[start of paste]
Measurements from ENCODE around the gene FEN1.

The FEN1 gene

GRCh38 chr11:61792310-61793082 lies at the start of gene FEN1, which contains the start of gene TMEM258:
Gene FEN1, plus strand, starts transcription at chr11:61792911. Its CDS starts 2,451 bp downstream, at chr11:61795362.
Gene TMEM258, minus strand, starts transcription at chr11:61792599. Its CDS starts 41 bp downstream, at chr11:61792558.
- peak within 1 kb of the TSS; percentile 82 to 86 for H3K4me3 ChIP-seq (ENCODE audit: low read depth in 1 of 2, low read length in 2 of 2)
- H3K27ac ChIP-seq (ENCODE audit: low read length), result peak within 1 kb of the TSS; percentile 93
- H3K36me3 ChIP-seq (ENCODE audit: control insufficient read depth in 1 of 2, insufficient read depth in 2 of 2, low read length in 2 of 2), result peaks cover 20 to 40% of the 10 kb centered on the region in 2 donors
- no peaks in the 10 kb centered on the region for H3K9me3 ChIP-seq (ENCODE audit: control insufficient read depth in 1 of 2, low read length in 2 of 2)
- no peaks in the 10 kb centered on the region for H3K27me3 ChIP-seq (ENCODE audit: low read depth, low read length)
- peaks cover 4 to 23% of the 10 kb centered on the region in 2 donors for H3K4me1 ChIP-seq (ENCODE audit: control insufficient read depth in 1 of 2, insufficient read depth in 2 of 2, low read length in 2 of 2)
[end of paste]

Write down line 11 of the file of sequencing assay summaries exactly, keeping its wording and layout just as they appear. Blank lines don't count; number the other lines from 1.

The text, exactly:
- peaks cover 4 to 23% of the 10 kb centered on the region in 2 donors for H3K4me1 ChIP-seq (ENCODE audit: control insufficient read depth in 1 of 2, insufficient read depth in 2 of 2, low read length in 2 of 2)